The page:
Guilty Pleasure

When I hear the term guilty pleasure, I immediately associate it with reality tv shows like The Bachelor. The term quite literally means, “I feel guilty over something that brings me pleasure.” As someone who watches a few of these reality shows, I often feel the need to defend myself or provide some rationalization such as, “I know it’s stupid, but it’s just entertaining” or “I don’t watch it too regularly.”

But why do we need to defend the things that bring us pleasure?

It’s not like I’m saying that I like to steal peoples’ underwear (something to probably feel guilty (and weird) about), but for some reason I am self-conscious that I like a show that several other million people like? That’s dumb.

These feelings of guilt around pleasure extend far beyond cringe-worthy television shows and I think they contribute to a lot of the anxiety that we face in our daily lives. We often feel guilty for going out instead of staying in and being productive. But then on the flip side, we feel guilty when we pass on social opportunities for a night in — feeling like we might be missing out, wasting the weekend or disappointing friends. We doubt ourselves if we’ve made the right choice and often feel bad about it, even if it’s what we really wanted to do.

In my current befuddled state of life, I have turned to the cliche but nonetheless entertaining book Eat, Pray, Love. One of my favorite parts of the book is when Liz Gilbert recaps a conversation with her Italian friend, Luca Spaghetti. She expresses that she is feeling guilty about her travels and unworthy of such pleasure. He tells her that she feels guilty because she’s an American. Americans work too hard and only know entertainment, not pleasure. Luca says that we have to be told we’ve earned a break or time to indulge. This may sound obvious to some, but a lightbulb kind of went off in my brain when I read this. This is not to say that Americans are harder working than people in other countries or that every American works 80 hour weeks, but from my limited working experience in America it holds true.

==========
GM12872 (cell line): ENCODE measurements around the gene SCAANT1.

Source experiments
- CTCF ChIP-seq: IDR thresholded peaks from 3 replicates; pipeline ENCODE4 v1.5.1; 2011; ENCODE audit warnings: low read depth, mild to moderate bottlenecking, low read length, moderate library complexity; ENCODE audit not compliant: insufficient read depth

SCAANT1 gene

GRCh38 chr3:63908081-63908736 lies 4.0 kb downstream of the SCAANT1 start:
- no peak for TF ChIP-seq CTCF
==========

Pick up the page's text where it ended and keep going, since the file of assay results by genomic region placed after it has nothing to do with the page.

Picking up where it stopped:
Going into advertising, you hear horror stories of terrible clients and insane hours — much like many careers I’m sure. While I had a few of these long weeks, I fortunately did not have too many of those experiences. Most of the time I could leave by 6pm fairly confident I would not need to do much work later. But knowing that other coworkers at my company or even friends in completely different industries were working later or more hours, I would feel guilty walking out the door at 6pm. It’s kind of insane if you think about it, feeling guilty for accomplishing everything you needed to do in 9 FREAKING HOURS? That’s already a pretty damn long day. It’s not like I hand-picked the easier clients or projects to work on, but nonetheless — guilt guilt guilt guilt guilt.

You want to know your problem? Americans! You work too hard. You get burned out... But you don’t know pleasure. You have to be told you’ve earned it.